The Prairie Spy

Alan “Lindy” Linda

It is becoming more and more difficult, as I reach this age where I am now, not to spend some time looking back. Looking back and comparing yesteryear to this year, and marveling at the changes I’ve been privileged to have seen.

And marveling at some that haven’t happened.

For example: The biggest change has been in communication. It seems like only yesterday that if one wanted to speak to a neighbor on the telephone, you went to the phone on the wall, took the receiver off the hook, and gave the crank on the side a couple of energetic turns to get the operator. The operator then did the connecting.

Often, the operator when I was growing up was my Aunt Leah, and she proved to be a stalwart supervisor of my and my brother’s immediate communication needs, which were in fact to be connected to Shirley H., a cute 13-year-old who was the focus of a lot of our growing adolescent yearnings.

We rang for the operator: “Have you done your homework?” asked Aunt Leah, who happened to be on duty. Rats! She knew full well we had not. And when that produced some stuttering and stammering, she demanded: “Let me talk to your mother, Young Man!” My mother being of course her sister. The jig was up, at that point.

Now contrast that method of communication to the immediate non-long distance cost of talking to just about anyone anywhere. Or texting them. Or exchanging photographs and videos, again instantly and at almost no cost. (No apparent cost, at that moment anyway.)

And yet, what more is to come. I’m not done living, and things aren’t done developing, not yet.

Recently I learned that the local elementary school has a room the teachers and staff call “The Yet Room,” It is called that because, as today’s young citizens are first learning their fractions and the elusive nature of the English language, lots of them are stunned into a kind of plateau of learning, one which seems impenetrable to them at the moment, but which the teachers and staff know is, well, not.

Some of us take to most of the learning we go through quite naturally. And some of us don’t.  So there is a room aptly named The Yet Room, because when you don’t,  that is where you go. You don’t go there because there is no hope of learning some elusive bit of education, but because you merely haven’t learned it Yet.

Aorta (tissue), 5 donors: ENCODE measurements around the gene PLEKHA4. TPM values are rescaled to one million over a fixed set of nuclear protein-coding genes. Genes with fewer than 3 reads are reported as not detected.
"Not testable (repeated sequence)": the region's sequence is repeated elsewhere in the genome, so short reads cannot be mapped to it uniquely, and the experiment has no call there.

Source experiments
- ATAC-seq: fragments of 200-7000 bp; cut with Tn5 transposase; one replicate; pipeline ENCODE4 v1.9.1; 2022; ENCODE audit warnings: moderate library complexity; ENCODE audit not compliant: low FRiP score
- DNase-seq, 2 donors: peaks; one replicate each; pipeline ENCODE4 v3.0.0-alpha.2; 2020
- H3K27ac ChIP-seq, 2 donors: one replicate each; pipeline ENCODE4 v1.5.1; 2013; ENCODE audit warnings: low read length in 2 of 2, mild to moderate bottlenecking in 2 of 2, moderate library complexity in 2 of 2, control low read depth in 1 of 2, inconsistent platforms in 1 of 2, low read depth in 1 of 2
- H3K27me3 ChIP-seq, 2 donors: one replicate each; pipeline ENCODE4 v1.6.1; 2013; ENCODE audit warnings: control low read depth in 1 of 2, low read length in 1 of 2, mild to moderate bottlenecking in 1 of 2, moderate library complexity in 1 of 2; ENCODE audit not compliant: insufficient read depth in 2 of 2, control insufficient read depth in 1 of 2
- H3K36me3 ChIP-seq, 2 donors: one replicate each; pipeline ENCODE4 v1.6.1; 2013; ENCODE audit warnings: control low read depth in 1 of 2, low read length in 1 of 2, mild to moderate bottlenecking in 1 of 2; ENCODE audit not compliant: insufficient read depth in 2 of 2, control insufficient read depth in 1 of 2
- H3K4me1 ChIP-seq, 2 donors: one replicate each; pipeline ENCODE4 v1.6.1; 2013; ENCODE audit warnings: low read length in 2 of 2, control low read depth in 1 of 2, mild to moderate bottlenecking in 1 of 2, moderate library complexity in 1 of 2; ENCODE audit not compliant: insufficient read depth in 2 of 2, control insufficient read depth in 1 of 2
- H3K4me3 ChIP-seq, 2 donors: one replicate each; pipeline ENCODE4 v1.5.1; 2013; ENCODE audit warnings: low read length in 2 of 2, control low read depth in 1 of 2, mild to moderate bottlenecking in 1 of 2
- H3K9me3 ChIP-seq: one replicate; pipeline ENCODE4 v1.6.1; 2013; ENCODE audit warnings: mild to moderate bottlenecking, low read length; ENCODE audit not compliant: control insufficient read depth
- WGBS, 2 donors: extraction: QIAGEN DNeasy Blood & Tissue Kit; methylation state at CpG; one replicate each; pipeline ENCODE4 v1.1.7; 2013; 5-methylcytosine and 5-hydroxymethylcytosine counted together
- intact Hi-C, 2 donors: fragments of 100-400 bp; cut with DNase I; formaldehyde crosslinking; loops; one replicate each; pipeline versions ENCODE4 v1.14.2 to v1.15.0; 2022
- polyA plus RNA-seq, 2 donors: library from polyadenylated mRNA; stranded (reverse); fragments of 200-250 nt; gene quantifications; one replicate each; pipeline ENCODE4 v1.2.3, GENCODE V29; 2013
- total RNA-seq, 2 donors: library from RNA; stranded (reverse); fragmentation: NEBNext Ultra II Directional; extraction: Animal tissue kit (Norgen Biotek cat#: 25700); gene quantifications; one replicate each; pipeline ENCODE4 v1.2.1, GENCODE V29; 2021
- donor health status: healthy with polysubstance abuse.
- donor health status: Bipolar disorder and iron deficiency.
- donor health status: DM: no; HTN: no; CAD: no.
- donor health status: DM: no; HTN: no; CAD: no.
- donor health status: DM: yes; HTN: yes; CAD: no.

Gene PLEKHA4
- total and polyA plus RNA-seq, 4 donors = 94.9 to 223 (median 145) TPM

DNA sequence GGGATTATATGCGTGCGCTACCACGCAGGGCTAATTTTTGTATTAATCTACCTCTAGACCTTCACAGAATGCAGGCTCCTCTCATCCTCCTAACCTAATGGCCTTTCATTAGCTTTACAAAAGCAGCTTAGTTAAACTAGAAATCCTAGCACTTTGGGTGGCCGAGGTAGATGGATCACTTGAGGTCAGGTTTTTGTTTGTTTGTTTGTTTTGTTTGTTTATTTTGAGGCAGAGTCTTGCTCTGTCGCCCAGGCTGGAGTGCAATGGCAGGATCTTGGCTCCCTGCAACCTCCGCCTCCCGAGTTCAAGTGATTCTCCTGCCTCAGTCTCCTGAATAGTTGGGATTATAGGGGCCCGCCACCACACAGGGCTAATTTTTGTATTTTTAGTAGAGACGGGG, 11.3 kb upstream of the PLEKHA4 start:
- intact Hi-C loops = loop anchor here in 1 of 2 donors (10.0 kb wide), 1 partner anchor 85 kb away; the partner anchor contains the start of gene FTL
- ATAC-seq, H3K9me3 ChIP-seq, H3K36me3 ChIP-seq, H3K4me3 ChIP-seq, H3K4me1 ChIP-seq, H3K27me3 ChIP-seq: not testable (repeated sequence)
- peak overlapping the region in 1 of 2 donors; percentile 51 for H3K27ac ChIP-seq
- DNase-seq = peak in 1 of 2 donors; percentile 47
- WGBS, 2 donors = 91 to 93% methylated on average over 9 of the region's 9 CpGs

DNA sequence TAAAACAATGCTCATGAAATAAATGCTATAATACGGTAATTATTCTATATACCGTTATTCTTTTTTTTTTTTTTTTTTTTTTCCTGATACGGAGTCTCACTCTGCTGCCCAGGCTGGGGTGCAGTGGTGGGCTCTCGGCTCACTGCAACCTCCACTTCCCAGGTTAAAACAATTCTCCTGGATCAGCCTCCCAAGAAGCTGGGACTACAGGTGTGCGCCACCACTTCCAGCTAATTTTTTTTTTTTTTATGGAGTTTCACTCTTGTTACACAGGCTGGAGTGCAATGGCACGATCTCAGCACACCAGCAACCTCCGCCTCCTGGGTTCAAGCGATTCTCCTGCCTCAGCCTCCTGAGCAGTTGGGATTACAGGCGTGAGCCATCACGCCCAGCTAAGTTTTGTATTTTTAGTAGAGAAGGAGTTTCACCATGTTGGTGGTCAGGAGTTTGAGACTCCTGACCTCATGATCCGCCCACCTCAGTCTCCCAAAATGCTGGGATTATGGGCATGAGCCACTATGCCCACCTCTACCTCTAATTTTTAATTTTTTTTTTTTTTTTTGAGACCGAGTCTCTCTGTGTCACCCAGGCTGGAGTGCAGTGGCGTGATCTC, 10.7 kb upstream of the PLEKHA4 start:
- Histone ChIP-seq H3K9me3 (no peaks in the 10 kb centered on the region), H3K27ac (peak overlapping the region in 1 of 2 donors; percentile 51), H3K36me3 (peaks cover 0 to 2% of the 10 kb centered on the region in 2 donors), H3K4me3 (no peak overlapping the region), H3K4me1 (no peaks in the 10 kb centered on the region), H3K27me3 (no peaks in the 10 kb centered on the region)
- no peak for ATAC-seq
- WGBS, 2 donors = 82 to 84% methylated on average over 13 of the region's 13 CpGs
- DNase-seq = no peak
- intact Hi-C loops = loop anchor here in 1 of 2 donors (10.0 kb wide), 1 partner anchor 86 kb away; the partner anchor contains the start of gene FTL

For example, take the words that begin with “ch.” The “chuh” sound, as in the word “chair.” Simple, right? But wait, what about the word “chiropractor?” That’s the “kuh” sound. Or the word “school.” That doesn’t fit any rule. Or the word “comb”? Then the word “bomb”?

The English language put a lot of us in The Yet Room. 

Then there are math things, like fractions. How to combine 9/16, ⅝, and ¾. (My computer cannot even write them the same, much less add them.) Of course this would not be a problem were we to adopt the metric system, which has no fractions. Yet, we refuse to adopt a system where, for example, we would walk into a lumber store and have to ask for, not a 2 by 4, but a 38 by 90. (mm, of course) But wait, a 2 by 4 isn’t really even 2 by 4; it’s 1.5 by 3.5 (inches) So switching systems means we first have to figure out nominal and actual. 

It ain’t happening! The metric system and our refusal of it is the only example that I can think of upon which our society actually agrees. Politics? Religion? Race? Food? Sports? Clothing? Appearance?  We can only conclude that–for those things and more– The Adult Yet Room has several locked closets in it. And we’ve lost the keys.

Apparently, even as adults,  I think most of us are not really even visiting The Yet Room.

I think we’re living there.